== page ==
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Fidelity Go review 2024

Updated January 2, 2024
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Fidelity Go: Best for

  • Beginning investors
  • Cost-conscious investors
  • Existing Fidelity customers

Fidelity Go is the robo-advisor offering from Fidelity Investments — and it’s a great choice for new investors looking for a low-cost option. You’ll get the main benefits of a robo-advisor including portfolio management and regular rebalancing, but you won’t pay an advisory fee until your balance reaches $25,000. Investors with balances above $25,000 pay a reasonable fee of 0.35 percent. Another feature that keeps costs low is Fidelity’s use of zero-cost Fidelity mutual funds in its portfolios, so high fund fees won’t lower your ultimate returns. 

The absence of tax-loss harvesting is one downside of the Fidelity Go offering. It’s become a key feature at leading robo-advisors, so the lack of availability at Fidelity is disappointing. Municipal bond funds are used to help limit taxes. 

Investors interested in tax-loss harvesting should check out Betterment or Wealthfront — both of which have comprehensive offerings. If costs are your biggest concern, consider looking at SoFi Automated Investing.

Fidelity Investments logo

We want to know what you think about Fidelity Go

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Fidelity Go: In the details

Broker logo
Rating: 4.5 stars out of 5
Bankrate Score
Rating: 4.5 stars out of 5
Investments and Portfolios
Rating: 4 stars out of 5
Account Types
Rating: 3.5 stars out of 5
Features and Tools
Rating: 4.5 stars out of 5
Customer Experience
Rating: 5 stars out of 5
About Bankrate Score
Account Minimum
$0 to open; $10 to invest
Management Fee
$0-$25,000 – Free; Above $25k: 0.35 percent
Portfolio Mix
9 Fidelity Flex funds across 8 asset classes
Fund Expense Ratio
0 percent
Account Types
Individual and joint taxable, plus Roth IRA, traditional IRA, and rollover IRA, HSA
Cash Management Account
Yes, through a Fidelity bank account, which offers: no account fees, debit card, ATM reimbursements, check-writing, billpay, ability to buy CDs, up to $5 million FDIC insurance.
Customer service
Virtual assistant and phone 24/7; chat live with the team M-F 8 a.m.- 10 p.m. ET, Sat.-Sun. 9 a.m. - 4 p.m. ET; email
Tax Strategy
Municipal bond funds used in taxable accounts
Free, but done by humans, not algorithms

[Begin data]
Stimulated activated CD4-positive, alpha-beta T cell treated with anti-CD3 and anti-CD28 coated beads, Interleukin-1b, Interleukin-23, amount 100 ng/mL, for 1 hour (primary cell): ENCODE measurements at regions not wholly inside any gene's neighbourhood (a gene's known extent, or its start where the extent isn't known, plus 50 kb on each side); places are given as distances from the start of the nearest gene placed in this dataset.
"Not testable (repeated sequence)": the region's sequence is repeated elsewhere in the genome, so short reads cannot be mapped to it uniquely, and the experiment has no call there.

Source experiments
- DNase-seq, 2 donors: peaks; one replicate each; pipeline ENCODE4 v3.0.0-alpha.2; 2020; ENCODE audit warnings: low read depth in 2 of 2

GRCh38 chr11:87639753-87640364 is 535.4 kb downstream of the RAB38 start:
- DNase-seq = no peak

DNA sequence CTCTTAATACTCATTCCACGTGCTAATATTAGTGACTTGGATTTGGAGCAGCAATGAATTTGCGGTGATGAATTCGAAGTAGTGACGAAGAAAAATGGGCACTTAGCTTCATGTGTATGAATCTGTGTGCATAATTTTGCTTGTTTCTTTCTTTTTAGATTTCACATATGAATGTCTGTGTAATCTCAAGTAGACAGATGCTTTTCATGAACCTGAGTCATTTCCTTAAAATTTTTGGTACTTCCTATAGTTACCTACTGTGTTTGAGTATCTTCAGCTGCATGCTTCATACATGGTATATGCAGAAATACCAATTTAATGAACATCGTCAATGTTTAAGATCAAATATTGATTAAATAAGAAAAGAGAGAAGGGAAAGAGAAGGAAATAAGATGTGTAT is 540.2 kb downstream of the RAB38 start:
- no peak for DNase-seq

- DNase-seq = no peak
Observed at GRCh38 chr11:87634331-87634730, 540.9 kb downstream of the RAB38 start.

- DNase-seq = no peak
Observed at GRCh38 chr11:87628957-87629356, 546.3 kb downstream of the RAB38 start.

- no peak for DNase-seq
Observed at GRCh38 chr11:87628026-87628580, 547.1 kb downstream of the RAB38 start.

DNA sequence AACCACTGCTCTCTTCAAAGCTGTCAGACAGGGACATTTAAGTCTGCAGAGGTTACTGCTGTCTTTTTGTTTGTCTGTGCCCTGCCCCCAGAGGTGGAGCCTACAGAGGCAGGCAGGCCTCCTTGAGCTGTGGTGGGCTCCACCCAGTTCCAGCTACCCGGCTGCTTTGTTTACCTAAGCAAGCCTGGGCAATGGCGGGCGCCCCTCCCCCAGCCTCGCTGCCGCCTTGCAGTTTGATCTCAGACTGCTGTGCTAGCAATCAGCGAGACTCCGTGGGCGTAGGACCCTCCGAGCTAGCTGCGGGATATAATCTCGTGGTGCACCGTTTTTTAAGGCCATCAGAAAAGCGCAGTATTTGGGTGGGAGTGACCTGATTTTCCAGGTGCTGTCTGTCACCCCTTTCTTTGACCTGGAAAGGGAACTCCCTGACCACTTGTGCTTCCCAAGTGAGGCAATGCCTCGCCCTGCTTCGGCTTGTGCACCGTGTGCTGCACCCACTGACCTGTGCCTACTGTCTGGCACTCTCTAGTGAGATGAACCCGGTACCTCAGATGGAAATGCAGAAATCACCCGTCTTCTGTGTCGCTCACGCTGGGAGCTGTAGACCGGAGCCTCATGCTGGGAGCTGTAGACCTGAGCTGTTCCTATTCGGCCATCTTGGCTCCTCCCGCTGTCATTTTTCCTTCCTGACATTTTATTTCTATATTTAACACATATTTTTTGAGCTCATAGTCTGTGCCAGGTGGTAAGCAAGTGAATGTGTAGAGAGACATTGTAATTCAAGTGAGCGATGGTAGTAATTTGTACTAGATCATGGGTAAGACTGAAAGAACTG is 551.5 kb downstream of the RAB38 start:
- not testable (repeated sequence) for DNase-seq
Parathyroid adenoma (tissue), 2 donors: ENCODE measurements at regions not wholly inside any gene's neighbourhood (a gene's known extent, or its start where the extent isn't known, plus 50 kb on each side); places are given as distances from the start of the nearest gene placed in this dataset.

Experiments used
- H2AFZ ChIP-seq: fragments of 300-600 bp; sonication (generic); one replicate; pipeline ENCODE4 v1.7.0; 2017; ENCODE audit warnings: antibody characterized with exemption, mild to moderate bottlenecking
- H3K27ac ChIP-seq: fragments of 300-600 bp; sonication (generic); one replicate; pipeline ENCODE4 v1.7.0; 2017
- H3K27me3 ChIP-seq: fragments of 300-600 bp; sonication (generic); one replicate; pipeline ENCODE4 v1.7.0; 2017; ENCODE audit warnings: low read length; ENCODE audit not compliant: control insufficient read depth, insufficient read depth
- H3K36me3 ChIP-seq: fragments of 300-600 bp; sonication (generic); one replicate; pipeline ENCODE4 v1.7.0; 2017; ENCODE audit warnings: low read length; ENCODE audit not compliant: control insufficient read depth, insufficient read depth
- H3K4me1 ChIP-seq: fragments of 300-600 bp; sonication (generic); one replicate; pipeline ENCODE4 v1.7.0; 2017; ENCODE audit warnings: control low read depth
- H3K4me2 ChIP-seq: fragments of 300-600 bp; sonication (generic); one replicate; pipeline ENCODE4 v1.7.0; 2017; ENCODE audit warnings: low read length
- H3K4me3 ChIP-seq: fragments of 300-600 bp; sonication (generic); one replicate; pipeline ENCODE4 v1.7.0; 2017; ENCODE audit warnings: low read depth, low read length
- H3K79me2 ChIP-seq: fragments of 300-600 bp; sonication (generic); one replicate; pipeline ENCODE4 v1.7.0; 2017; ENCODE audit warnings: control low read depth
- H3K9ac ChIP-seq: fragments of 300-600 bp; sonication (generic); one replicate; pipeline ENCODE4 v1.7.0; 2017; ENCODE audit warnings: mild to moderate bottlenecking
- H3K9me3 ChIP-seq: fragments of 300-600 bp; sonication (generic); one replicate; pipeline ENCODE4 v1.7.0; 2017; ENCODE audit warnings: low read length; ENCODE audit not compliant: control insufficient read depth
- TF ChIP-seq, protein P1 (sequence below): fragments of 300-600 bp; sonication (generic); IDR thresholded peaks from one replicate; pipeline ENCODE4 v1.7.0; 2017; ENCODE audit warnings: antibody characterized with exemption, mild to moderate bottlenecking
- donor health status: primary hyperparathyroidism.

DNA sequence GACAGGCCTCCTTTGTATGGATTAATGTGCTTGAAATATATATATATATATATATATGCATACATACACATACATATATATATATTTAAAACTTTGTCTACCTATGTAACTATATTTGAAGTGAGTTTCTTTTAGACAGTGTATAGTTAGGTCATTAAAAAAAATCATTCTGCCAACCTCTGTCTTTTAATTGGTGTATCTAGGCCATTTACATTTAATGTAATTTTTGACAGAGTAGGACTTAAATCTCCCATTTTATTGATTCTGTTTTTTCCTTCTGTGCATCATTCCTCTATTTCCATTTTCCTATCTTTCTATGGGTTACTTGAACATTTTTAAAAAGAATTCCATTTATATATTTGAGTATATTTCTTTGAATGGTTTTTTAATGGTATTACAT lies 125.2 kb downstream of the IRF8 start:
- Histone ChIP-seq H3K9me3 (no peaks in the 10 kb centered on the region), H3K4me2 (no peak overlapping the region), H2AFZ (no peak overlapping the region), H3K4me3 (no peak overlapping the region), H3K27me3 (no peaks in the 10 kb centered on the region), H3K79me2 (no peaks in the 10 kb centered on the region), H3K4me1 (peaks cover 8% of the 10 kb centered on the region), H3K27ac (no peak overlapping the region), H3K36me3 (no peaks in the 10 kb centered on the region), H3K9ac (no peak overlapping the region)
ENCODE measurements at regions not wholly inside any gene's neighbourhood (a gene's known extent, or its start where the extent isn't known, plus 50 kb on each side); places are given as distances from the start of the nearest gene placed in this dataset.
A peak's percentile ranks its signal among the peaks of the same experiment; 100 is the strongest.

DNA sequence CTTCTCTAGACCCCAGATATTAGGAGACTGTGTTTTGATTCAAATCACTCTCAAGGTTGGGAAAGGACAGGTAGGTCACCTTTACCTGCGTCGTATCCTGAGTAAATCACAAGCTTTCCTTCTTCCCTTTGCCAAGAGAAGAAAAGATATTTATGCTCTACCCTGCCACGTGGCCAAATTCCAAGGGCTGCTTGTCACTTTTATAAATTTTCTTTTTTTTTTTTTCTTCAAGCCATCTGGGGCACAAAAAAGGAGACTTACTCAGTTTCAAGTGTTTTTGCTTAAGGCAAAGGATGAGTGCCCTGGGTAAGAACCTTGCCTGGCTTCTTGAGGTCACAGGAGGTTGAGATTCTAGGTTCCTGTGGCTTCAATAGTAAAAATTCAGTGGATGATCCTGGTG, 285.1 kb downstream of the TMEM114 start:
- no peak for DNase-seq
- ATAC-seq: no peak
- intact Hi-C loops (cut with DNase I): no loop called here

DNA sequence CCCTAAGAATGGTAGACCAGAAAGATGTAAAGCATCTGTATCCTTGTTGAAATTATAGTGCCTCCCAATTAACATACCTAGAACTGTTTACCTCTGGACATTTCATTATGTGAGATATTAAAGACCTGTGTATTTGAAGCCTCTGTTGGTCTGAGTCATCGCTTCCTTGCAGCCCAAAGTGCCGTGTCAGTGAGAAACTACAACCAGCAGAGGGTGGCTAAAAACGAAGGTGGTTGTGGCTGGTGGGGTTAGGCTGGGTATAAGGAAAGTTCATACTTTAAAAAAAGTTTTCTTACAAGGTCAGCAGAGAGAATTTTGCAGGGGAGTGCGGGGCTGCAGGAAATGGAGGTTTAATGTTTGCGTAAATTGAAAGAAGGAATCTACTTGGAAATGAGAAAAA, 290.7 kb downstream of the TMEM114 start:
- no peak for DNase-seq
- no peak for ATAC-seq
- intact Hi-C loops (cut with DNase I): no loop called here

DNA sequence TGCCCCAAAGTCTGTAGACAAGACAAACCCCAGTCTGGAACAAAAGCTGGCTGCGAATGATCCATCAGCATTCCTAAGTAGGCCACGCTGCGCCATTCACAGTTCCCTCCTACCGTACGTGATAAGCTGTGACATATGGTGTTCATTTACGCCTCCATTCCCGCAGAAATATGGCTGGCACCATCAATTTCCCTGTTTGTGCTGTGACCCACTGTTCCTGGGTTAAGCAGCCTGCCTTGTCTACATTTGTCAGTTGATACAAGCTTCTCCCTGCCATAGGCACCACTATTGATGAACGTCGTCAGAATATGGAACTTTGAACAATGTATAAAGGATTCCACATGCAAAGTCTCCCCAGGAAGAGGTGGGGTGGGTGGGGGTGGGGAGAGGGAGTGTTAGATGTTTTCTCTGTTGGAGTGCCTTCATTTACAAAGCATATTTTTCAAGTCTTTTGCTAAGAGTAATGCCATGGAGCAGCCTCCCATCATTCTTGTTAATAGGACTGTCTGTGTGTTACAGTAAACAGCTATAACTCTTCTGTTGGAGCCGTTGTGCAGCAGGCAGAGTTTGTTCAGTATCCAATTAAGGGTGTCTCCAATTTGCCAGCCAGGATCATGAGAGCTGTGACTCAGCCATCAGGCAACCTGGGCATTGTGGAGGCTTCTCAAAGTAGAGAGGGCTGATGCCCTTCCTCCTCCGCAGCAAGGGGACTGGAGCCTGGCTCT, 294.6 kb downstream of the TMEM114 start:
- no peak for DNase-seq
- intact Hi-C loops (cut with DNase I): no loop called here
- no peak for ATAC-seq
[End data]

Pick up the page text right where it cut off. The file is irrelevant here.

Basic goal tracker, debt payoff, and dozens of Fidelity’s educational tools, planning guides and more
Get $100 if you deposit at least $50

Pros: Where Fidelity Go stands out

Low cost for beginners

Fidelity changed its pricing system in recent years from a three-tiered structure to a simpler two-tier version.

Here’s how it works:

  • Accounts with balances below $25,000 will pay no advisory fees.
  • Accounts with $25,000 and more will pay an advisory fee of 0.35 percent.

The change increases the account value where users will pay no fees at all, while users with account balances between $25,000 and $50,000 will pay higher fees than they did under the previous pricing system. 

There’s no question that Fidelity’s offering is a good deal for investors who are starting out with small balances. Getting your first $25,000 managed for free is not common in the industry and makes Fidelity Go a solid choice for beginner investors.

It’s also important to point out that Fidelity’s advisory fee includes the cost of the funds. So unlike at most other robo-advisors (Personal Capital is a notable exception), you won’t pay an additional fee for the funds you invest in, regardless of your pricing tier.

So while Fidelity’s headline rate of 0.35 percent looks higher than those offered by Wealthfront and Betterment, for example, on an “all-in” cost including funds, they’re all highly competitive. 

Low-cost mutual funds

Fidelity Go uses mutual funds instead of ETFs, unlike most robo-advisors. That difference is somewhat academic since Fidelity’s mutual funds offer low costs, one of the major appeals of ETFs. All the funds used in the program are Fidelity Flex funds and charge no expense ratio. That is, they don’t charge ongoing fees for holding them, unlike most ETFs and mutual funds.

That’s a little advantage if you’re going with Fidelity, especially if you’re just starting out. At other robo-advisors, your funds might typically cost you about 0.1 percent annually, or about $10 for every $10,000 you have invested. So that’s additional savings that get rolled into your funds.

Integrated with Fidelity

One positive of the Fidelity Go account is that it appears alongside your other Fidelity accounts, so you can quickly access all of it from your Fidelity dashboard. It will pull up your positions, projected value, your model portfolio and other relevant information. You can move quickly from one Fidelity account to another, and transfer money from a cash account to your brokerage accounts, Go account or others. 

This integration with Fidelity also means you’ll get access to its educational resources, including its retirement and planning tools, which are extensive. 

Robust cash management account

Fidelity offers a high-performing cash management account, though you’ll have to open it separately from the robo-advisor account. (And once your info is in the Fidelity system, account opening is a breeze anyway.) The cash management account charges no account fees and you’ll have FDIC coverage up to $5 million via Fidelity’s partner banks. You’ll also get mobile payments, bill pay, debit card, check-writing and ATM fee reimbursements anywhere in the U.S.